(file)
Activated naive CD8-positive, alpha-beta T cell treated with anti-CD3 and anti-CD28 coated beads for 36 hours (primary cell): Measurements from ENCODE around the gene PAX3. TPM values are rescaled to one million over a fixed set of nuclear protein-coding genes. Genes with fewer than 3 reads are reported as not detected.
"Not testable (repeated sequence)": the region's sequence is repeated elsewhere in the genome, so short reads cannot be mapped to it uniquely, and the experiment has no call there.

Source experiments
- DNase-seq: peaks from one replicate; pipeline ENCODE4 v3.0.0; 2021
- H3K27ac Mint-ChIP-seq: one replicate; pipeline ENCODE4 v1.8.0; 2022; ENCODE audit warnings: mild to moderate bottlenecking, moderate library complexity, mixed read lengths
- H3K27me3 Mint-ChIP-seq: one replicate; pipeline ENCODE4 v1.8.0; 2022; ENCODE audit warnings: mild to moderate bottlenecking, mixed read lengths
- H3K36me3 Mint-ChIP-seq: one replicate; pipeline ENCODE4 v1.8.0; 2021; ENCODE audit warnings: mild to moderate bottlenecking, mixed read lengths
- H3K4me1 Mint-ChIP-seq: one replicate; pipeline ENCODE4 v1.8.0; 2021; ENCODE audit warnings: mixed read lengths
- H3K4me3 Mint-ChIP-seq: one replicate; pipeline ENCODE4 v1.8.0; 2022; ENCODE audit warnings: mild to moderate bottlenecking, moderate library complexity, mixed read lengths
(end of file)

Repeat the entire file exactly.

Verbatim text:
Activated naive CD8-positive, alpha-beta T cell treated with anti-CD3 and anti-CD28 coated beads for 36 hours (primary cell): Measurements from ENCODE around the gene PAX3. TPM values are rescaled to one million over a fixed set of nuclear protein-coding genes. Genes with fewer than 3 reads are reported as not detected.
"Not testable (repeated sequence)": the region's sequence is repeated elsewhere in the genome, so short reads cannot be mapped to it uniquely, and the experiment has no call there.

Source experiments
- DNase-seq: peaks from one replicate; pipeline ENCODE4 v3.0.0; 2021
- H3K27ac Mint-ChIP-seq: one replicate; pipeline ENCODE4 v1.8.0; 2022; ENCODE audit warnings: mild to moderate bottlenecking, moderate library complexity, mixed read lengths
- H3K27me3 Mint-ChIP-seq: one replicate; pipeline ENCODE4 v1.8.0; 2022; ENCODE audit warnings: mild to moderate bottlenecking, mixed read lengths
- H3K36me3 Mint-ChIP-seq: one replicate; pipeline ENCODE4 v1.8.0; 2021; ENCODE audit warnings: mild to moderate bottlenecking, mixed read lengths
- H3K4me1 Mint-ChIP-seq: one replicate; pipeline ENCODE4 v1.8.0; 2021; ENCODE audit warnings: mixed read lengths
- H3K4me3 Mint-ChIP-seq: one replicate; pipeline ENCODE4 v1.8.0; 2022; ENCODE audit warnings: mild to moderate bottlenecking, moderate library complexity, mixed read lengths